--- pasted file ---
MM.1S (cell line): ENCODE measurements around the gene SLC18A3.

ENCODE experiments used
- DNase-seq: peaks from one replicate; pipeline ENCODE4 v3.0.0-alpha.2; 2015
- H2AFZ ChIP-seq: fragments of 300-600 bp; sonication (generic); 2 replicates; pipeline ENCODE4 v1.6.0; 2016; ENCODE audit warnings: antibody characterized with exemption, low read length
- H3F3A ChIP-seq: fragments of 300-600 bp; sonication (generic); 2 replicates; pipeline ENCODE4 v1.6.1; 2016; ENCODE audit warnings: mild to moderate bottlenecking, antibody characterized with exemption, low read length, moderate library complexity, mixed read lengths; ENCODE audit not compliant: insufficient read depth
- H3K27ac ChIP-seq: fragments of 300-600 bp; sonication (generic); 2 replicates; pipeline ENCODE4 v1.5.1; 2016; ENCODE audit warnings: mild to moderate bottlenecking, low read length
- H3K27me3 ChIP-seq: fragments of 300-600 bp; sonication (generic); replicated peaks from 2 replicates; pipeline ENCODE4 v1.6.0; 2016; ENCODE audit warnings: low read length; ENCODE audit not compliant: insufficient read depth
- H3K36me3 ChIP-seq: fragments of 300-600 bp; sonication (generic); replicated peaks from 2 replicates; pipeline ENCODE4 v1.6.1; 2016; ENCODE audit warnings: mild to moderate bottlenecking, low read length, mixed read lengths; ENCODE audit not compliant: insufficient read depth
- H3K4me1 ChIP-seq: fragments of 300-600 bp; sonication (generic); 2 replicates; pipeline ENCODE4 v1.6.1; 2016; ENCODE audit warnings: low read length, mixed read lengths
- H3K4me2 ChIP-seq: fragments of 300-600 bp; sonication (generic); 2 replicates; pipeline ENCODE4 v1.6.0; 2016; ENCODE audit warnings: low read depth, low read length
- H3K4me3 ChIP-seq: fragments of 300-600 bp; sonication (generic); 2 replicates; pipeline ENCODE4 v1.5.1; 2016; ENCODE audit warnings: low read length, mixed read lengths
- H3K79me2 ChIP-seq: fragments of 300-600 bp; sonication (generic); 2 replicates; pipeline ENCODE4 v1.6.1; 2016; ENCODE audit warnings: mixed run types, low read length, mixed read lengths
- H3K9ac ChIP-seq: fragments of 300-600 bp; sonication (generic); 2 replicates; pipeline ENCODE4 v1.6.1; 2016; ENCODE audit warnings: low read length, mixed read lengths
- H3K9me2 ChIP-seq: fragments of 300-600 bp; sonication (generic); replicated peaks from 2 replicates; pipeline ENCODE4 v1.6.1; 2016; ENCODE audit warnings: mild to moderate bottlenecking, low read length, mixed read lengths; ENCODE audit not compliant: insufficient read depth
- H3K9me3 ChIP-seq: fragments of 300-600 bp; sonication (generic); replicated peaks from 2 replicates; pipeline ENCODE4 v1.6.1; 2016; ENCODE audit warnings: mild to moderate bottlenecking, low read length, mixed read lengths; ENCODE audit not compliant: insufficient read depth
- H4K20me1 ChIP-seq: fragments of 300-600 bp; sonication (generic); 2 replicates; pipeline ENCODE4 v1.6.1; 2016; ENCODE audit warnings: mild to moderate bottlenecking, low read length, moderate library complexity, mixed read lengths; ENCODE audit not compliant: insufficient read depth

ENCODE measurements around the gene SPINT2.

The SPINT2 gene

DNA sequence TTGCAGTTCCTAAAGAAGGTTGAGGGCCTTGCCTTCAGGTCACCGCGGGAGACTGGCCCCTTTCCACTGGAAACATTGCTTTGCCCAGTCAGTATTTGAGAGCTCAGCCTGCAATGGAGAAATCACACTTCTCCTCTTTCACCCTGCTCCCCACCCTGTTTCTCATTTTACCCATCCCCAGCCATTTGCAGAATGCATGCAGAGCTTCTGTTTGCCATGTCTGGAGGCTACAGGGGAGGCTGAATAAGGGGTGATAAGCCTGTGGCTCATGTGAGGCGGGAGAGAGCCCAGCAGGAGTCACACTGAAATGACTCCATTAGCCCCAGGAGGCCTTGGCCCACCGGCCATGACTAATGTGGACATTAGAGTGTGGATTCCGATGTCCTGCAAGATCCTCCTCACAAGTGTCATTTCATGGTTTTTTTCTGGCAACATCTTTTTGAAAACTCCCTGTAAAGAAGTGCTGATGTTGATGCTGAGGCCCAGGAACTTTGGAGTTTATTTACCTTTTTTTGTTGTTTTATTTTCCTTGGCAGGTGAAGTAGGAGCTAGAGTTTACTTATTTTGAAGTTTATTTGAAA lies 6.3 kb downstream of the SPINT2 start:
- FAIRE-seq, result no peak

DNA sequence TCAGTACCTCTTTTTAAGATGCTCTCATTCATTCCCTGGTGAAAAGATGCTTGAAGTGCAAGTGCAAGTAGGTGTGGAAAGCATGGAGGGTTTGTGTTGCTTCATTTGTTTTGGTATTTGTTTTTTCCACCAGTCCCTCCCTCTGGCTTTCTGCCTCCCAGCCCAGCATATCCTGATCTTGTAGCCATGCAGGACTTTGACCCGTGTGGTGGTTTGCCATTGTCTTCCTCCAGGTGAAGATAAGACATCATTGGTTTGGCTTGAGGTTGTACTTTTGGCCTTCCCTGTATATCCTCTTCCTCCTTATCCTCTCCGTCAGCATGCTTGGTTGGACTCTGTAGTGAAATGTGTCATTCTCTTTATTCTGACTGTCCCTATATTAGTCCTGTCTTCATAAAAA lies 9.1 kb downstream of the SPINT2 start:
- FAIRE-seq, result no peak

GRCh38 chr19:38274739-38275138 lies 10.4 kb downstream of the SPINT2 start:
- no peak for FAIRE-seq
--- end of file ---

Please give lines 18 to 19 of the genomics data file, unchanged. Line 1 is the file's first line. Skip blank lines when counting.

The SPINT2 gene

DNA sequence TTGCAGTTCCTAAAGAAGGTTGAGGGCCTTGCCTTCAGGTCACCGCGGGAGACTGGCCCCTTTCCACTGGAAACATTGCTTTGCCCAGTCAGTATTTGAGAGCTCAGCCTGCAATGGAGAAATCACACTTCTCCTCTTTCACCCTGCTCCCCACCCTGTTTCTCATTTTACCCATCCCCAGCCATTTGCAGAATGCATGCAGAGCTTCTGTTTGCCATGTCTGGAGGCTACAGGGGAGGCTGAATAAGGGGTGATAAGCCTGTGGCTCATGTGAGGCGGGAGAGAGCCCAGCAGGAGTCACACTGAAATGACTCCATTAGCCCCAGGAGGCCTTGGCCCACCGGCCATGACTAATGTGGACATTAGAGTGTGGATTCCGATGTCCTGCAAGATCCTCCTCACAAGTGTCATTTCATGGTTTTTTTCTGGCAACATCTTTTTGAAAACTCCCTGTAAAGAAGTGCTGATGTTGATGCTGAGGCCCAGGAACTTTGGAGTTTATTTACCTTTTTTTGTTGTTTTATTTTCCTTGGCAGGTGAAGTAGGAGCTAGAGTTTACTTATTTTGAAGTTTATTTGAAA lies 6.3 kb downstream of the SPINT2 start: